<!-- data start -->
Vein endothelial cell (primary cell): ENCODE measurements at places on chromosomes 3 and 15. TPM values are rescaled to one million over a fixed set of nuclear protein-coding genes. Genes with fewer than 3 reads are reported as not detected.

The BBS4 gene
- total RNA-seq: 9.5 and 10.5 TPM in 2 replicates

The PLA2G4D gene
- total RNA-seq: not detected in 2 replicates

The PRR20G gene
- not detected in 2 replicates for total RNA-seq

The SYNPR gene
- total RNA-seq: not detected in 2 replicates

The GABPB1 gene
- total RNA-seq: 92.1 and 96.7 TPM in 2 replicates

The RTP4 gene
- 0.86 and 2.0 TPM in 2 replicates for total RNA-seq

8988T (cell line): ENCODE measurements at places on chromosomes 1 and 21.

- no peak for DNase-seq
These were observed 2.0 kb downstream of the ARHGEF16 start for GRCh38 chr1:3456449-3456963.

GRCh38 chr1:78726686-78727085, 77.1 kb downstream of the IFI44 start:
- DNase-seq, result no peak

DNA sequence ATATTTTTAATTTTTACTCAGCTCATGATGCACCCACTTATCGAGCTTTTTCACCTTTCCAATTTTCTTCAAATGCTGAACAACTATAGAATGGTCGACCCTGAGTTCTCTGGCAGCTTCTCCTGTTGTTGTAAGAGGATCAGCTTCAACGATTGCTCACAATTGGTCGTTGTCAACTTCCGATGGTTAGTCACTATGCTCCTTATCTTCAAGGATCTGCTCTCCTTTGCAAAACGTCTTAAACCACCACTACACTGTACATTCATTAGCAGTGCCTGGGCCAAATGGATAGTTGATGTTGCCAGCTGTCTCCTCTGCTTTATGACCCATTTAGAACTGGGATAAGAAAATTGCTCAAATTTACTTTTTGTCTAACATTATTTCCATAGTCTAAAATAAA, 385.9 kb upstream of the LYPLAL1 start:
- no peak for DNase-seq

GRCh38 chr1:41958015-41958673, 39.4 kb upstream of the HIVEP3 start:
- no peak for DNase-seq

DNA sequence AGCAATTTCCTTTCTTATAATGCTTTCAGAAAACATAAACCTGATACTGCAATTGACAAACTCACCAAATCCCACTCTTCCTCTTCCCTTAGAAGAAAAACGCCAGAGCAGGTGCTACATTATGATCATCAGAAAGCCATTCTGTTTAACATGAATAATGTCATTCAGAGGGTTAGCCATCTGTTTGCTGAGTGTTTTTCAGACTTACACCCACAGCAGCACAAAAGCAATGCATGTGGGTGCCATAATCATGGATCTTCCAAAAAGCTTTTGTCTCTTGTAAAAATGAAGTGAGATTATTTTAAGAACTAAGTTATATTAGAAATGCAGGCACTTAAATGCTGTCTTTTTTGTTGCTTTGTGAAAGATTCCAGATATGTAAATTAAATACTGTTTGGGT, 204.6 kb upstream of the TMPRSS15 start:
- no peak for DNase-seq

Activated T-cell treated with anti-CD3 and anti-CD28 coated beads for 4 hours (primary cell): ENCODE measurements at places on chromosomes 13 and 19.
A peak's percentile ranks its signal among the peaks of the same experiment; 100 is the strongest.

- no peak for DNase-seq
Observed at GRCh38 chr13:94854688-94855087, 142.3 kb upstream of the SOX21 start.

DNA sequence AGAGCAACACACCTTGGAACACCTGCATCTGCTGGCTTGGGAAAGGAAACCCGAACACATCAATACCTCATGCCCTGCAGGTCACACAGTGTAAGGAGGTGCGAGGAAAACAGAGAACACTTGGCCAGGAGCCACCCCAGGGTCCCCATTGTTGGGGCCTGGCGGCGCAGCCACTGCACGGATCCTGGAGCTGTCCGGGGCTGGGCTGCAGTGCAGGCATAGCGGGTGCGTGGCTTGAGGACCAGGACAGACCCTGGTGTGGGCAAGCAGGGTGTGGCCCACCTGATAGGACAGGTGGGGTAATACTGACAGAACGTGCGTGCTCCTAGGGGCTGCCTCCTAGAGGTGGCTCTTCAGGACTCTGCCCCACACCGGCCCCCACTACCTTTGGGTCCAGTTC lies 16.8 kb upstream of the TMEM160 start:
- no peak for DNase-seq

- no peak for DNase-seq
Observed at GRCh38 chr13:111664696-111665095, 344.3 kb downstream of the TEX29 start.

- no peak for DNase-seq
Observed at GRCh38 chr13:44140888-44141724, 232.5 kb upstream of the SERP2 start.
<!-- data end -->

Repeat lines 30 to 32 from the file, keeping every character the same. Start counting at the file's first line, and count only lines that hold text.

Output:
- no peak for DNase-seq

- no peak for DNase-seq
Observed at GRCh38 chr13:111664696-111665095, 344.3 kb downstream of the TEX29 start.